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As mountains of debris pile up, environmental concerns arise

The Army Corps of Engineers estimates more than 30 million cubic yards of debris will be collected.
Fort Myers Beach debris
Posted at 6:42 PM, Dec 09, 2022
and last updated 2022-12-09 20:11:29-05

Mountains of debris have popped up in dozens of temporary locations across southwest Florida.

The Army Corps of Engineers estimates more than 30 million cubic yards of debris will be collected.

In Fort Myers alone, where crews have worked around-the-clock to collect the garbage, there’s enough trash to fill 96 football fields.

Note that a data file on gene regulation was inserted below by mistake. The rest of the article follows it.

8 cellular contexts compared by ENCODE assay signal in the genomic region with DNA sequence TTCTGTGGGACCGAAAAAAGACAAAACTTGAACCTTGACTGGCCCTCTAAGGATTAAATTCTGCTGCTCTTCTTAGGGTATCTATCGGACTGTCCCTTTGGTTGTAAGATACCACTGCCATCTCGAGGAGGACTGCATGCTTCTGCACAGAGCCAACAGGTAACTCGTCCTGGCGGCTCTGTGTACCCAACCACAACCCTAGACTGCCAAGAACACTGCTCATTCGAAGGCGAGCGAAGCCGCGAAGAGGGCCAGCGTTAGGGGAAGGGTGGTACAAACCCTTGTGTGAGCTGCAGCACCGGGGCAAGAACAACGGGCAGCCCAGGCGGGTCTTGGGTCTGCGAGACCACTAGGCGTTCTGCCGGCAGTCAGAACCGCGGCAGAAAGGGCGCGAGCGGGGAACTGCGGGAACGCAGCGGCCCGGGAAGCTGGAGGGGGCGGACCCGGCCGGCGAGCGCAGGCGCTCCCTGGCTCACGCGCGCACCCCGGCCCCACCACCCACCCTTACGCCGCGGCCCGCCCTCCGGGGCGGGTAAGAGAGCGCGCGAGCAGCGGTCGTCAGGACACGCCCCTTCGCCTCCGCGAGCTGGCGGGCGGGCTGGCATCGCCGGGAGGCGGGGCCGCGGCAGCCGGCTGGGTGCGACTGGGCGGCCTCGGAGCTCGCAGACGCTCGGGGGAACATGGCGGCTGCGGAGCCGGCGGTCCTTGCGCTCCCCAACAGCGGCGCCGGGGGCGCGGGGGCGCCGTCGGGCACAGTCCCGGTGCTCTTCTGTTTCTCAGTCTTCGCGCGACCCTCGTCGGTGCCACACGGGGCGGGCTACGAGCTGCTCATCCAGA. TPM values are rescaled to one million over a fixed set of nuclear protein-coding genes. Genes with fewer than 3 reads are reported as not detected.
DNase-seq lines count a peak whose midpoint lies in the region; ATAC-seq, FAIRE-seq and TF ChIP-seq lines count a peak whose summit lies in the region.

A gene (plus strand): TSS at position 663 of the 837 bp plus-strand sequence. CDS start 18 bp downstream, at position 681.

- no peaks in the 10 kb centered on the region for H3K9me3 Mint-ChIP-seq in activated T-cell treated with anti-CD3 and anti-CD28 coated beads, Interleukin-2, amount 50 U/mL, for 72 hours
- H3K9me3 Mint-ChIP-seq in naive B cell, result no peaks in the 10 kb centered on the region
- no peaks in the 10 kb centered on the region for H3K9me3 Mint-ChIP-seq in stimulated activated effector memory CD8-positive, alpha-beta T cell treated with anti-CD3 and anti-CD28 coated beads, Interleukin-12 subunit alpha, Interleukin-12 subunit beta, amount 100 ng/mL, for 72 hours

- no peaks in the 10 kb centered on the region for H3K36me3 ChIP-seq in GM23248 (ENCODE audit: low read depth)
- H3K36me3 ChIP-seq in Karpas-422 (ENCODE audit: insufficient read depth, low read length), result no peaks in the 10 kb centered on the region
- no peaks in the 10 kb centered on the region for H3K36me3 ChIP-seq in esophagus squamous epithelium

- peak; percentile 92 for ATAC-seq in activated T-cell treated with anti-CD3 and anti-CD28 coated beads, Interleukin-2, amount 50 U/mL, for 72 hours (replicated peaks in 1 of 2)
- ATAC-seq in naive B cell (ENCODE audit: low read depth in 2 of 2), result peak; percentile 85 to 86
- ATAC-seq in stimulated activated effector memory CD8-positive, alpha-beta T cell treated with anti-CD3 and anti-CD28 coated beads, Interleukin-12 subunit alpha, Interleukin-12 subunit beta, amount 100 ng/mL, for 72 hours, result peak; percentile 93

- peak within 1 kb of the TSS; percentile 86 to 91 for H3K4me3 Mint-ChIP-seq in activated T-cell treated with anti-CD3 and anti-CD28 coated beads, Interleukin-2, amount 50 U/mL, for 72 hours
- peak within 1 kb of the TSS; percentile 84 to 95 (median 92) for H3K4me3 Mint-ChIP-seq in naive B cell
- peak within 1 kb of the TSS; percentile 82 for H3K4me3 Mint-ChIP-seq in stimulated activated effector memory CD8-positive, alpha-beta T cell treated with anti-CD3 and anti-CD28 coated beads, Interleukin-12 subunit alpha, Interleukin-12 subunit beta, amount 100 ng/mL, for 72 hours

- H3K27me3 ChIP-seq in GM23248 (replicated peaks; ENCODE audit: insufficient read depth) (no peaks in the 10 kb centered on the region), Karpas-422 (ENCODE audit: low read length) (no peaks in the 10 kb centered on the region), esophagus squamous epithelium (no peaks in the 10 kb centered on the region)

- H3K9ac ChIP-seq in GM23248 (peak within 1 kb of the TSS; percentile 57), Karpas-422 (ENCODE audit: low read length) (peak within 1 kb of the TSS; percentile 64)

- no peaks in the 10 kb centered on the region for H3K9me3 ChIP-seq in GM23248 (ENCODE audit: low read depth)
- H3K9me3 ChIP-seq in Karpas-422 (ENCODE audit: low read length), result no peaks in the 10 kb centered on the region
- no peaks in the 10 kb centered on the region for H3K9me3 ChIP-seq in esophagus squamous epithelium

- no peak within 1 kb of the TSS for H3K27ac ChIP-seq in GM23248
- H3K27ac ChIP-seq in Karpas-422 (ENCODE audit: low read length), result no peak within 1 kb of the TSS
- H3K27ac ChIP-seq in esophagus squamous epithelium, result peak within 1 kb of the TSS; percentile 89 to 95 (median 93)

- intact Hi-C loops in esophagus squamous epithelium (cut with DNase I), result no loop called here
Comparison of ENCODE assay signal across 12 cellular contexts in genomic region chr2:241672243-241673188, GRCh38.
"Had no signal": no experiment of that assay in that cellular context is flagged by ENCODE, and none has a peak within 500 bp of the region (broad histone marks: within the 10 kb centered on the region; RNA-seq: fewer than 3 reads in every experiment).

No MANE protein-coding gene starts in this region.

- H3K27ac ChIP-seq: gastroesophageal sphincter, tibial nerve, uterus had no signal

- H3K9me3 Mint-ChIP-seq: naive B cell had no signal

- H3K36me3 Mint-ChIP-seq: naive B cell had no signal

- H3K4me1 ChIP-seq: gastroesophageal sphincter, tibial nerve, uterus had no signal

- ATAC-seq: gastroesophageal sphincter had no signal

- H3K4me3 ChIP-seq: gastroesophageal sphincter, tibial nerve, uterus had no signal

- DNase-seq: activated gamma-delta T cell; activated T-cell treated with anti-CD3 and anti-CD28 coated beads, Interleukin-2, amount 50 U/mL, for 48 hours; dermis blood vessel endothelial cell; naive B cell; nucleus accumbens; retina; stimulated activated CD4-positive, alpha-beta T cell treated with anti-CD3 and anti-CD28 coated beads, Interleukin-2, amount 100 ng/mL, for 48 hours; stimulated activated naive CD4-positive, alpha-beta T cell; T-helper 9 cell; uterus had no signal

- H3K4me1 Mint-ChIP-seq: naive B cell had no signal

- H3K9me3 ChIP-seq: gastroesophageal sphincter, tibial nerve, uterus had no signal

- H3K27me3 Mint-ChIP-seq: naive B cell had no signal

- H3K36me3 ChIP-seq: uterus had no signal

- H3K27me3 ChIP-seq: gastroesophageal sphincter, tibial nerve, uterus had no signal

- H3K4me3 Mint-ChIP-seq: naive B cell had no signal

“That’s an equivalent of about 15 years of regular debris. That’s 15 years in one event,” said Dr. Serge Thomas, a professor at the Water School at Florida Gulf Coast University.

“It accumulates in the landfill, and you exacerbate the place. The landfill is finite and you’re bringing in 15 years all at once.”

Space is at a premium.

Lee County reopened the Gulf Coast Landfill which had been closed for more than 15 years.

Residents there told Fox 4 they were concerned about the environmental impacts.

“The main problem in Florida that you want to prevent is to have the leeching reach the ground water,” Thomas said.

Thomas says, thankfully, the area hasn’t experienced an onslaught of rain which should help the leeching concerns.

County officials say the landfills have technology to capture much of the noxious gases that can be released.

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